Thursday, September 03, 2009

Google Book Settlement -- Choice Made & Deadline Extended

Well.

Am quite desperately behind in this particular blog -- I have a huge backlog of topics to discuss, but lately appear to have run out of time to discuss them. Will try to remedy over the next little while.

In the meantime, today I finally decided to opt out of the Google settlement.

What is the Google Book Settlement, you ask?

HERE is a pretty good, failry recent summary of both sides of the issue.

Is it sour grapes to opt out of the noble cause of digitizing all books?

In my own case, sizeable chunks of several of my books were printed verbatim on-line, without any discussion by said printer [Google Books] with the author [me].

It was a very odd situation, when I first discovered it a couple of years ago. It continues to rankle.

And then a mass lawsuit was struck, on behalf of all the authors and publishers in the same boat as myself. What to do, what to do????

This thing has been eating at me for a long time -- opt in and get paid for the work they took of mine and put on-line without asking? Opt out because of insultingly small settlement for said work?

And what about the basic ideals behind Creative Commons? Do we not all grow when we share our work? Does not other, better art grow from the art we make and share?

Tough, tough call. I know many writers who have been struggling with it.

In the end, I opted out for the reason above, plus the general queasiness I feel with handing my work over to a giant megacorp to do with what it will. I am not opposed to sharing of work on-line and in new media, but I like to be able to have some say which bits of my stuff I share, when and with whom.

So I opted out with the proviso that they contact me, please, to discuss the works they have already displayed.

We are surfing a new, weird wave in publishing. With so much of our work now readily available on-line, will writers lose their only source of income -- storytelling -- to this brave new world which is demanding all content be available for free? Does sharing of work help spread the word, and make the storytelling stronger (and the author able to earn a living?)

I'd like to believe the latter. But for now, I want to choose what to share, where and with whom.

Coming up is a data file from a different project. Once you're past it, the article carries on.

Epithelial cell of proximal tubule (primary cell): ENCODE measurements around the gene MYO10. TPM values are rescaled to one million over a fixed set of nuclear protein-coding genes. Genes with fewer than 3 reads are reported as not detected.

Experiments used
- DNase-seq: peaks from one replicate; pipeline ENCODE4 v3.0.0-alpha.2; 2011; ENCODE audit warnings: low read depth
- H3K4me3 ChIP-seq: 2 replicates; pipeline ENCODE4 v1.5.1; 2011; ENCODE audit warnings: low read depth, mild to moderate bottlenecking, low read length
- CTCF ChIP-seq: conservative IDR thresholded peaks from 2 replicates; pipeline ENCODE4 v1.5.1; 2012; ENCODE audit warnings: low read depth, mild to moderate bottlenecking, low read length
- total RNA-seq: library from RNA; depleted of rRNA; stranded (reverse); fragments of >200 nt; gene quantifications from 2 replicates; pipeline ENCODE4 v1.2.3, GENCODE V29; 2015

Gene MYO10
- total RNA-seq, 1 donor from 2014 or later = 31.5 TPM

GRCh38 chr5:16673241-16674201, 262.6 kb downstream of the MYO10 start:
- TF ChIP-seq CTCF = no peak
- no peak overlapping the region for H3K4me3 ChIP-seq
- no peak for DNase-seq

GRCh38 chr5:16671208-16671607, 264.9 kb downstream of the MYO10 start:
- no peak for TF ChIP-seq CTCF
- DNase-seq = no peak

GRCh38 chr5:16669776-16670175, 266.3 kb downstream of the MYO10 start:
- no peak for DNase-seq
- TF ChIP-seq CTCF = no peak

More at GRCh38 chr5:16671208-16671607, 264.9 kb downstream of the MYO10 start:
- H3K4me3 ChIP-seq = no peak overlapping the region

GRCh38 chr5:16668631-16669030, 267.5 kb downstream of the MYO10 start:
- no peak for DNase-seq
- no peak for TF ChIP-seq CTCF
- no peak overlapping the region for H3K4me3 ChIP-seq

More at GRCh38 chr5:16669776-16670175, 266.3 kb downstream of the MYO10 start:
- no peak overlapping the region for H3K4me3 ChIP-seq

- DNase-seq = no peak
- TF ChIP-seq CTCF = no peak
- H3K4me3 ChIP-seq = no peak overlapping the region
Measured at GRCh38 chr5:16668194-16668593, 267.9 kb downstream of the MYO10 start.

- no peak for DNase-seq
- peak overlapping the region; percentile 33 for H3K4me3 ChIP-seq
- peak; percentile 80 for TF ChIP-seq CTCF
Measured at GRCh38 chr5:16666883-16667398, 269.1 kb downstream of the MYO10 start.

If you want to learn more on the opt-out, go HERE.

And by the way, the deadline has been extended...[from the Google site]:

Important Update: On September 2, 2009, because of issues with the Court's electronic filing system, the Court extended the deadline to file objections and amicus briefs from September 4, 2009 until 10:00 am Eastern Time on September 8, 2009 (see Court order). The Extended Opt-Out Deadline remains September 4, 2009. The Final Fairness Hearing is scheduled for October 7, 2009.

~kc

4 comments:

Dale said...

Personally, I believe copyright and creative commons licensing can co-exist side-by-side. And sharing work does not require relinquishing your rights under either license. In other words, I don't think you're a trader! :-)

And I don't think the Google decision is about supporting or not supporting openness, it's about making Google accountable for their actions and whether you support their vision of how an online digital library might be implemented. I don't have anything at stake, but given their high-handed and somewhat arrogant approach I would have probably made the same decision.

kc dyer said...

I agree with you, Dale. Sharing makes us all stronger -- but is the settlement the answer?

Thanks for your thoughts! This is a brave new world and we are left with some tough new questions to ponder.

~kc

JulianEdward said...

I think "insultingly small settlement" says it all. Google are going to have access to vast traffic and keyword data through this digital project. They should pay authors fairly. Good for you!

JulianEdward said...

Just listened to Bill Thompson (on BBC) arguing very coherently that Google should not hold a monopoly - not even for a few years. He thinks - open discussion, public policy, open standards. Others should be able to digitize not just Google. Questions also about the quality of Google's scanning.